When, 20 years ago, John McVay became CEO of the producers’ lobby group Pact, his first outing to the world of London TV types did not go according to plan. Flying down from his native Edinburgh and travelling to Soho via the Heathrow Express, the train caught fire and he was stuck on the line outside Paddington for two hours. By the time he arrived at the farewell party for his predecessor, he was conspicuously sober while his new colleagues were too merry to give him their proper attention.
Lord Mandelson, a self-confessed “heartbroken European”, set the tone of this debate. Unpicking 40 years of EU membership was complicated, to say the least. He declared: “Brexit is the most complex policy exercise mounted in peace time. Transitioning Britain out of its current merger with 27 other economies is a massive task and it is going to take many years.”
The advice of the former Labour cabinet minister and European commissioner boiled down to this: “What you as an industry must first do is take a view on what outcome best serves your needs”.
The award recognises Graham’s distinguished career in programme making and on behalf of programme makers in his former role as CEO of Pact.
Previous recipients of the award include Sir Trevor McDonald, David Liddiment and Coronation Street.
Presenting the award, RTS Chair and Chief Executive of ITN, John Hardie said, “It is my pleasure tonight to award the highest honour of the Society – its Gold Medal. Those who hold it are few – but distinguished.”
The UK’s successful independent television production sector is having its own European Union “referendum” several months early.
John McVay, Chief Executive of Pact, which represents more than 450 indies, has sent out “voting” messages to gauge the attitude of his member companies. These make a major contribution to the estimated £1.28bn of international programme sales and associated services earned by the UK each year.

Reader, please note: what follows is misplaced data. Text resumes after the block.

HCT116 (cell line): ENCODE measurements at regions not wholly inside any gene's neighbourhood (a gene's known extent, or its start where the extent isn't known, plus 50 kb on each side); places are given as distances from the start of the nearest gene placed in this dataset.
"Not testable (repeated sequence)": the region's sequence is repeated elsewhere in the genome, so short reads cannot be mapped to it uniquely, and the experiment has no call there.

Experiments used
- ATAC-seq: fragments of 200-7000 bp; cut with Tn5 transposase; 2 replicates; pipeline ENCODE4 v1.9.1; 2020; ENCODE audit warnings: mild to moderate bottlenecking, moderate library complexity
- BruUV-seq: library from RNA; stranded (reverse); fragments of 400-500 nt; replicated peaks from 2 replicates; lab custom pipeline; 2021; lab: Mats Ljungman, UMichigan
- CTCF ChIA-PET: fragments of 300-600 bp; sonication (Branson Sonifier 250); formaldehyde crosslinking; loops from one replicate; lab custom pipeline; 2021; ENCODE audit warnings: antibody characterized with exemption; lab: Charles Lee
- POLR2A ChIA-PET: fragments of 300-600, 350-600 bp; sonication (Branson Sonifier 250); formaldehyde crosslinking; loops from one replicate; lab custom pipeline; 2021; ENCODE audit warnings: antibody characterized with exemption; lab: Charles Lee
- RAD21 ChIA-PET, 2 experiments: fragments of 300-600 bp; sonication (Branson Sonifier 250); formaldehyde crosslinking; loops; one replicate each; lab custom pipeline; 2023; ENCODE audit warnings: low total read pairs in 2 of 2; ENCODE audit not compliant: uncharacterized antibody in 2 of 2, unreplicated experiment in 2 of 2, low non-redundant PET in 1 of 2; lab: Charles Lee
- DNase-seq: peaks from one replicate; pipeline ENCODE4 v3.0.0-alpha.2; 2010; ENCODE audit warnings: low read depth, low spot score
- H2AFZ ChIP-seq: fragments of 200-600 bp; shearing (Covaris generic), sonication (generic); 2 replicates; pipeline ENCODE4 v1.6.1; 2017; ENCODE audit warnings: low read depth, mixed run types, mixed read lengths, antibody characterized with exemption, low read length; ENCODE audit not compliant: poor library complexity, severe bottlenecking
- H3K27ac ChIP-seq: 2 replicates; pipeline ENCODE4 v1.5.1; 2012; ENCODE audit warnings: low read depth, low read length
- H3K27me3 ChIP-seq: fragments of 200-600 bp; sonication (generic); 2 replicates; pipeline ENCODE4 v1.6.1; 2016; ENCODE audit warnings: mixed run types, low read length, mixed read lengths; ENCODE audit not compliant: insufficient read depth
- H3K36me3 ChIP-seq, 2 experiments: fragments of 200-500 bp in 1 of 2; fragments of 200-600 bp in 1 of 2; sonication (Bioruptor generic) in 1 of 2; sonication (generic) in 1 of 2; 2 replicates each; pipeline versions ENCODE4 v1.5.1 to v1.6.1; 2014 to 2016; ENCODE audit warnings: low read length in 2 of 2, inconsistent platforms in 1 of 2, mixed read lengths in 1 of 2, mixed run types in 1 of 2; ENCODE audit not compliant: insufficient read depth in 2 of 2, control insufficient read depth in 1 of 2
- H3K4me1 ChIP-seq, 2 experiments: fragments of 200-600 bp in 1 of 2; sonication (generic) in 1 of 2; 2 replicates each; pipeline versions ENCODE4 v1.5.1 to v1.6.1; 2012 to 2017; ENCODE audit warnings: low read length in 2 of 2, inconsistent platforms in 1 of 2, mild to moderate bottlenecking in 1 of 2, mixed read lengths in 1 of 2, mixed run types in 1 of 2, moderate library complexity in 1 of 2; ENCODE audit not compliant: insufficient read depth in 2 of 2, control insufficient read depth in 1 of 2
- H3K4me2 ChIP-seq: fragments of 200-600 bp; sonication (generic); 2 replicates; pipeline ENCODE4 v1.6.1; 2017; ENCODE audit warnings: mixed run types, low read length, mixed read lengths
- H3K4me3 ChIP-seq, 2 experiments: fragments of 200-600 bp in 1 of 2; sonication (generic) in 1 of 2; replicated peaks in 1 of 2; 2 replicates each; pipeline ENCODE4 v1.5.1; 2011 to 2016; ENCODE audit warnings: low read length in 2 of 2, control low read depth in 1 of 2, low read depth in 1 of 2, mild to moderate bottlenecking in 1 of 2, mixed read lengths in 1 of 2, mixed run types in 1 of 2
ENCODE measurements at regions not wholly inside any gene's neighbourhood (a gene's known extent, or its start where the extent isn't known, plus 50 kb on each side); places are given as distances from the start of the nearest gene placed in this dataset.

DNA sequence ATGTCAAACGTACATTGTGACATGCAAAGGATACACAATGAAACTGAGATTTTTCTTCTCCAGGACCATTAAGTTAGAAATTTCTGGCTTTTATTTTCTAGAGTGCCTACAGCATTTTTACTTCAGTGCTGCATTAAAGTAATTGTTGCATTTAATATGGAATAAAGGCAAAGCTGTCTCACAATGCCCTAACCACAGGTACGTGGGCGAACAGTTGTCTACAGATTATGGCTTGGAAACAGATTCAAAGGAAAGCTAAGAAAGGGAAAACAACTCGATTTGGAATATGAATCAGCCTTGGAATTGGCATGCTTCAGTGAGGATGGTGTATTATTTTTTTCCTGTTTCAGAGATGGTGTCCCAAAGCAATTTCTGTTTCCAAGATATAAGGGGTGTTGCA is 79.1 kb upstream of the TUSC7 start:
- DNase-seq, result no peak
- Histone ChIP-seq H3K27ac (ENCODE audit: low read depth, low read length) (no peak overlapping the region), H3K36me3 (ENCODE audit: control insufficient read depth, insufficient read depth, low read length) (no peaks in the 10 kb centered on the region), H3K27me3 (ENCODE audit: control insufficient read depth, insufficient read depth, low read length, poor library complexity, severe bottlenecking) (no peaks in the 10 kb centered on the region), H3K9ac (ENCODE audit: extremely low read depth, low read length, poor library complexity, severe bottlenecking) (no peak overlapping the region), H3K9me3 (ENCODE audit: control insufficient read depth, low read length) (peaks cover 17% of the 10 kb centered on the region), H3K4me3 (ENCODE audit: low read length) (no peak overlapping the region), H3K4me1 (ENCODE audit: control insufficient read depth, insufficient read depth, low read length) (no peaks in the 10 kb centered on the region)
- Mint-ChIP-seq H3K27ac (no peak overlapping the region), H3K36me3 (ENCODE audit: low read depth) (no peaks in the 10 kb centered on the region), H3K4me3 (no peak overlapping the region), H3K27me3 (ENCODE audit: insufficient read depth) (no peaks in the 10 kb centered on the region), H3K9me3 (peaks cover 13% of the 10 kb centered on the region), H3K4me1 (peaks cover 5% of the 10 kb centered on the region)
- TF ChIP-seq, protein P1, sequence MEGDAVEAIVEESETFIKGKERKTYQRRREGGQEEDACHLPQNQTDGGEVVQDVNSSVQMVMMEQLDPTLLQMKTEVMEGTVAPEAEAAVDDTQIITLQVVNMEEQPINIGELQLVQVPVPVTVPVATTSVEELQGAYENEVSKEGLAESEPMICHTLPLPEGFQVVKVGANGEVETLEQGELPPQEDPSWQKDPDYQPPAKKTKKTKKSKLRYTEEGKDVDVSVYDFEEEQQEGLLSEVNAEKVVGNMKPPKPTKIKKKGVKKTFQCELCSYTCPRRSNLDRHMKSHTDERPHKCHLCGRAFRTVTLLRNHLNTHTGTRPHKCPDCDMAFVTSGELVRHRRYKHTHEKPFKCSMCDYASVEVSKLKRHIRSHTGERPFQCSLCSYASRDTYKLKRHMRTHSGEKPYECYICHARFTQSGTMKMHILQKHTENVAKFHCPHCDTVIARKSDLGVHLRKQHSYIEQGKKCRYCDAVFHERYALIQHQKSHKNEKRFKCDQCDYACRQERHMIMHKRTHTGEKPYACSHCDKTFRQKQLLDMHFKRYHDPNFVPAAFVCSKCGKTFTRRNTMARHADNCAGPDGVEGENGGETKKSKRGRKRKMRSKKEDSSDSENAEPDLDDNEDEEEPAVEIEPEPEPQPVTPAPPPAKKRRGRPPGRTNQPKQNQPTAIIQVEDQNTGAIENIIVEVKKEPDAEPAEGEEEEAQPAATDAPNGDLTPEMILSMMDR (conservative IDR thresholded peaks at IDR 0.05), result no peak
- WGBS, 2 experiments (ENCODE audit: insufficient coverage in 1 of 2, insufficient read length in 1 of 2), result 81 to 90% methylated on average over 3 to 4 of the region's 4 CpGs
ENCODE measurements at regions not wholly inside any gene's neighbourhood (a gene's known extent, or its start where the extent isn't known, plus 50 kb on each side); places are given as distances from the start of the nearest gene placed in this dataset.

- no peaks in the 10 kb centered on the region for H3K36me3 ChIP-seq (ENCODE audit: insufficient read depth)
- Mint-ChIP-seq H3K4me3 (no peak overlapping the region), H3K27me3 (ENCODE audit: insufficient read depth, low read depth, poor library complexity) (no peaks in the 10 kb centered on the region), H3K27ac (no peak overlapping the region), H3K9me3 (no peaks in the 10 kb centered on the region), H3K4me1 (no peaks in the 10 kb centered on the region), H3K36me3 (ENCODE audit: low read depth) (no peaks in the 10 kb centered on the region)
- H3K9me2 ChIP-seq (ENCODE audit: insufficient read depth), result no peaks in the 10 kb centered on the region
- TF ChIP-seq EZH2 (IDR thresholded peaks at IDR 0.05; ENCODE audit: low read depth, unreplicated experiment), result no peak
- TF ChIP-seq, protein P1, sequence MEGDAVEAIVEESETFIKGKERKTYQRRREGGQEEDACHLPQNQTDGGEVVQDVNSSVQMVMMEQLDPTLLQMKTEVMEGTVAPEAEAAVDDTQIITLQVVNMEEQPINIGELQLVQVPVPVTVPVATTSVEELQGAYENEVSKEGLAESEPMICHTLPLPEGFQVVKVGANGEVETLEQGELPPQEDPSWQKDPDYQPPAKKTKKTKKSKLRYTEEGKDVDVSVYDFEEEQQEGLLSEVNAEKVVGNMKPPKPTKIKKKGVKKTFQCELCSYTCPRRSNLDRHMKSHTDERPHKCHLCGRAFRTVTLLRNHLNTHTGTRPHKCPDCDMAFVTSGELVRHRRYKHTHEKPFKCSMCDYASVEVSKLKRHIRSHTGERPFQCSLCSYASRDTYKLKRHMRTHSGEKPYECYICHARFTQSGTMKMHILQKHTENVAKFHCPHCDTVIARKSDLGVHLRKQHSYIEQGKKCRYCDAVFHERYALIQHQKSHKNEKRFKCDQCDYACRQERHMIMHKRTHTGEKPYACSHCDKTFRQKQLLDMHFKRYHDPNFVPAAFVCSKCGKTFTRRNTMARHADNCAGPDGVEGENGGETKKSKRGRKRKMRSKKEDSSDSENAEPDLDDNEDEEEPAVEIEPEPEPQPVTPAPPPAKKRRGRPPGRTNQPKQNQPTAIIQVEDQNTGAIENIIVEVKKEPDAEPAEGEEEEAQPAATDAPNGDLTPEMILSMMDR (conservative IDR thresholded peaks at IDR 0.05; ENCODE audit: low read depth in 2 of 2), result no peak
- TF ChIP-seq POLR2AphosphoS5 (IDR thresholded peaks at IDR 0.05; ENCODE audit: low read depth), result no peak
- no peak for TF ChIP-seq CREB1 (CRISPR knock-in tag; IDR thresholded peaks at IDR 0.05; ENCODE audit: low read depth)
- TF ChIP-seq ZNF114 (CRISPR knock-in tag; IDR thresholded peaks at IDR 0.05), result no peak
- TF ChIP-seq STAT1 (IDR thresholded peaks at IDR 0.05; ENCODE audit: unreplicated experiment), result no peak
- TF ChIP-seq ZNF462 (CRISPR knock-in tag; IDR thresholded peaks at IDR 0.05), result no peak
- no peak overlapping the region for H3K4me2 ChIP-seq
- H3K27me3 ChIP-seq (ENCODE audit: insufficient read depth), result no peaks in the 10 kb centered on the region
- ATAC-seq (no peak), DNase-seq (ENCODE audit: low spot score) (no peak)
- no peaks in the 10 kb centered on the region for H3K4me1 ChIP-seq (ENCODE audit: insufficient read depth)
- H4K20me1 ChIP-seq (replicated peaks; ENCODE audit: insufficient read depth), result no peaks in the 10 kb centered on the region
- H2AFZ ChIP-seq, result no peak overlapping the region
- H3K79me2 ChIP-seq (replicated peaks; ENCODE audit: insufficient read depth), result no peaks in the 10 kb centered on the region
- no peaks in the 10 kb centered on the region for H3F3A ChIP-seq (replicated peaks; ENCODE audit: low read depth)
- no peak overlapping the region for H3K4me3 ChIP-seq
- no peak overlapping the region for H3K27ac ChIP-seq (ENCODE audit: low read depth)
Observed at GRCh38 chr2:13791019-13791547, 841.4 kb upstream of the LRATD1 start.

From a television business point of view, indies have been asked whether the UK should stay in or get out.
Today, I want to talk about one thing: content, programmes – the reason we’re all here. In this country we have a really vibrant creative ecology of broadcasting. It’s a great national success story.
But the question I want to talk about this afternoon is whether one part of that ecology will continue. Will we carry on making content to the degree and quality that we do now?
I’m concerned that, in all the arguments and debate about the BBC’s Charter, in a decade’s time we might look back and say that we missed something crucial – a big trend.
Ross Biggam, Director General of the Association of Commercial Television in Europe (ACT), believes you need a degree in Kremlinology to work out exactly what the European Commission is trying to do with its plans for a Digital Single Market (DSM).
The Commission has faced concerted opposition from the film and television industries – not least the ACT, which represents the interests of commercial broadcasters in 37 countries – over what are seen as attempts to end, or erode, geo-blocking of content across the EU.
With Team 56 – as SNP MPs call themselves – forming the third-largest party in Parliament, the impact on broadcasting in the UK is likely to be profound. And the effects are certain to spread beyond the BBC Charter debate.
The economist Jeremy Peat, a former BBC Scotland Governor and Trustee, observes that the general election outcome "represents a massive vote for change," requiring "not sticking plaster, but fundamental change." He adds: "We are miles away from a stable equilibrium."